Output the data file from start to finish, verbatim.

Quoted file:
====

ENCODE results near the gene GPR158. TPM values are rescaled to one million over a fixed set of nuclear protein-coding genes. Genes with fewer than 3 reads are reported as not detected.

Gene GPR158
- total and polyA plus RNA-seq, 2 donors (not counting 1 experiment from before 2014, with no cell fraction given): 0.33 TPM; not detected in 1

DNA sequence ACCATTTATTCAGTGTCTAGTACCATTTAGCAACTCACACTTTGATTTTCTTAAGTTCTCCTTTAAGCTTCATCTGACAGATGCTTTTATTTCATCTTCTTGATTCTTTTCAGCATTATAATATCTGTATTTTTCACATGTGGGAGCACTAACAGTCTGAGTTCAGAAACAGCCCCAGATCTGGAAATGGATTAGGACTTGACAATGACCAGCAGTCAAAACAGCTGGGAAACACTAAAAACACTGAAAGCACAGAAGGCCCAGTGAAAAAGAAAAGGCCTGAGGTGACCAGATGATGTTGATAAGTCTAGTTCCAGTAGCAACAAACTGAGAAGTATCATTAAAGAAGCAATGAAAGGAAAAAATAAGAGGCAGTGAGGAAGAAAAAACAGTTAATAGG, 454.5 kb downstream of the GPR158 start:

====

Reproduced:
ENCODE results near the gene GPR158. TPM values are rescaled to one million over a fixed set of nuclear protein-coding genes. Genes with fewer than 3 reads are reported as not detected.

Gene GPR158
- total and polyA plus RNA-seq, 2 donors (not counting 1 experiment from before 2014, with no cell fraction given): 0.33 TPM; not detected in 1

DNA sequence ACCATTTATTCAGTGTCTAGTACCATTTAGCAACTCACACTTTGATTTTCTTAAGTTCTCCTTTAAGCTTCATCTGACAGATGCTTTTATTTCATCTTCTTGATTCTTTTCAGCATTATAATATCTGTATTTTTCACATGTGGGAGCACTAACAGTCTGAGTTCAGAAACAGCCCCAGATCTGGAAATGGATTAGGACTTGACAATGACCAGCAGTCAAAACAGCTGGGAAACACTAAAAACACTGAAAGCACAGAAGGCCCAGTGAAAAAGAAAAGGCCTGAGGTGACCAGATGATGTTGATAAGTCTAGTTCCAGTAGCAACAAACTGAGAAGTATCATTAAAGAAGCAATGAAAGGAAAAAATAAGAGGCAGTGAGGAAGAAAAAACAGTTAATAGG, 454.5 kb downstream of the GPR158 start: